Although it is the Administration’s responsibility to identify what cuts would be necessary under sequestration, President Obama is trying to avoid responsibility by passing the buck to Congress. It is irresponsible for Panetta and Obama to not delineate what forces would have to be cut in the event of sequestration; simply saying it cannot be done is an abrogation of responsibility.
There will be no progress on budget issues until after the November 2012 elections. However, it is unlikely that even a post-election lame duck Congress will reach a detailed agreement on $1.2 trillion in cuts to defense and non-defense discretionary spending in less than two months before sequestration automatically begins on January 2, 2013. Indeed, that Congress will face “two or possibly three highly contentious issues: the expiration of the Bush tax cuts of 2001 and 2003; the looming start of the sequester; and, possibly, the need to raise the federal debt ceiling.” Presuming that a divided Congress will undo the Gordian Knot in less than two months is naïve; sequester is far more likely to occur than many Members of Congress think.
While the Administration and Congress are battling over budgets, the Asian security situation continues to deteriorate. In particular, the PRC has been improving its military, with two decades of unbroken, usually double-digit growth in defense spending. The People’s Liberation Army (PLA), the largest military in the world, is a far cry from the old force that relied on “rifles and millet,” and human wave tactics to overwhelm opponents. Instead, today’s PLA is a modern force, preparing for joint operations involving combat not only on land, at sea, and in the air, but also in outer space and cyberspace. It is a force that has spent two decades studying foreign military experiences, especially those of the United States, in order to identify weaknesses ripe for exploitation.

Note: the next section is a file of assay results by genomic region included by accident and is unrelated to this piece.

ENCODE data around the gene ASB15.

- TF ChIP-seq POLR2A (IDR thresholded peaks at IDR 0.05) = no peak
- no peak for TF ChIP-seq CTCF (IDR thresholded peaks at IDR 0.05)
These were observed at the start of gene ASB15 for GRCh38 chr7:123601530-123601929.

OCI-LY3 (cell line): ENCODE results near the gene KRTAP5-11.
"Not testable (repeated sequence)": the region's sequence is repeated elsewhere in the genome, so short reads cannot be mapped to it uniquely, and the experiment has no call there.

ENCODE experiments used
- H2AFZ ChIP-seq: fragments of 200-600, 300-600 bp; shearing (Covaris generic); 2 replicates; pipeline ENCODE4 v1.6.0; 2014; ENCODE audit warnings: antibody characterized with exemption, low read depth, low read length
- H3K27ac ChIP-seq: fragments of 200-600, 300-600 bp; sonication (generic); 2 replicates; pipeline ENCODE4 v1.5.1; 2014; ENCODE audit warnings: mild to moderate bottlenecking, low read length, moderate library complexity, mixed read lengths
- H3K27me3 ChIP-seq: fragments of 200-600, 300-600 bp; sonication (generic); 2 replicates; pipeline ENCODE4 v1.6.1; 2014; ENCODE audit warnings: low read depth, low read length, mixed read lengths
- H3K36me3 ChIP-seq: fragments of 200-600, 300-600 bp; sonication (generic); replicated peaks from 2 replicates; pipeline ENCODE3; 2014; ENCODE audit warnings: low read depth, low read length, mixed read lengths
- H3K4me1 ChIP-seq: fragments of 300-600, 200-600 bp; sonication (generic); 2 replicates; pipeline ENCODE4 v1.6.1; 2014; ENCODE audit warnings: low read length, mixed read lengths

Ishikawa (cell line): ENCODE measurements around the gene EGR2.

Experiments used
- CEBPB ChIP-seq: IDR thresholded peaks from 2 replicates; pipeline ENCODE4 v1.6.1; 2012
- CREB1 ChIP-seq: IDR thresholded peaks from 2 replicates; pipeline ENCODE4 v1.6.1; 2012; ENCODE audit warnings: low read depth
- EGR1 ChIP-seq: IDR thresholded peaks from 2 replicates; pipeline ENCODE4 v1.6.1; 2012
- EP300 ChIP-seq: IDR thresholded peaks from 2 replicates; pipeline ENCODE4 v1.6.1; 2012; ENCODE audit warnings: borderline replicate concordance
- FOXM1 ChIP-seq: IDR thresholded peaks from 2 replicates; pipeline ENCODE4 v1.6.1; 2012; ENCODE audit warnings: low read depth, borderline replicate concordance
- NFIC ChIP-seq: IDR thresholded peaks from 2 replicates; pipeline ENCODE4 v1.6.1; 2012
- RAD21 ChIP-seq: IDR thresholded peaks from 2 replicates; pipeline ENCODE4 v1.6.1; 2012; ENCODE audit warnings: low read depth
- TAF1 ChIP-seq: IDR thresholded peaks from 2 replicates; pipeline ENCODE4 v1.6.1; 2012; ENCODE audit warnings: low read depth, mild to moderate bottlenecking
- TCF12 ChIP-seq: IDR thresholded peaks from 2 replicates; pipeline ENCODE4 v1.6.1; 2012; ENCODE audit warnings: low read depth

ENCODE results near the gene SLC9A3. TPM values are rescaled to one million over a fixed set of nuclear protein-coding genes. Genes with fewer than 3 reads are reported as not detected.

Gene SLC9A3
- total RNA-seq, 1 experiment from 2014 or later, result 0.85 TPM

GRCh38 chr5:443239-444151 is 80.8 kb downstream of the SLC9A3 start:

Given China’s dependence on global economic trade, it is hardly surprising that the PLA is modernizing, if only to meet the expanding requirements for maintaining its economic security. But the PLA appears intent not on preserving access to the global sea and air lanes, but on denying the U.S. the ability to operate within what has been termed the “first island chain,”—the East Asian littoral from Japan and the Korean Peninsula, through Taiwan and the Philippines, to the Strait of Malacca.
To this end, the PLA has chosen to pursue capabilities that challenge American superiority, particularly what American analysts term “anti-access/area denial capabilities.” For example, China has developed anti-ship ballistic missiles, which are considered a direct threat to U.S. aircraft carriers. In addition, China has fielded a variety of cruise and ballistic missiles, as well as modern strike aircraft, to target U.S. bases throughout the western Pacific. Meanwhile, the PLA is also modernizing its large fleet of submarines, and deploying dozens of missile-armed fast attack craft—forces that would make the U.S.’s ability to intervene in support of its western Pacific allies very difficult.
Even as it faces relentless Chinese military expansion, as well as domestic budgetary chaos, the Obama Administration continues to claim that it has “intensified [the] American role” in Asia. Indeed, the Administration has even declared that, as a result of its efforts, “the U.S. is back in Asia.” Using his characteristic first-person self-congratulatory rhetoric, President Obama, while on a November 2011 trip to Australia, declared that “I have, therefore, made a deliberate and strategic decision—as a Pacific nation, the United States will play a larger and long-term role in shaping this region and its future.”
But it was Secretary of State Hillary Clinton who established the “pivot” moniker, declaring that as a result of the military drawdown in Iraq and Afghanistan, the “United States stands at a pivot point” and “we will need to accelerate efforts to pivot to new global realities.” She also underscored the importance of the Asia–Pacific to the United States, a theme she affirmed as “America’s pivot toward the Asia Pacific” in remarks to the Asia–Pacific Economic Cooperation (APEC) Leaders’ Meeting in Honolulu.
To implement this pivot strategy, President Obama pledged that the United States “will be strengthening our presence in the Asia Pacific and budget reductions will not come at the expense of that critical region.” The President’s January 2012 Defense Guidance declared that “we will necessarily rebalance force structure and investments toward the Asia Pacific and Middle East regions.” Secretary of Defense Leon Panetta affirmed, “We will continue not only to maintain, but to strengthen our presence” in Asia and “increase its institutional weight and focus on enhanced presence, power projection, and deterrence in the Asia- Pacific.”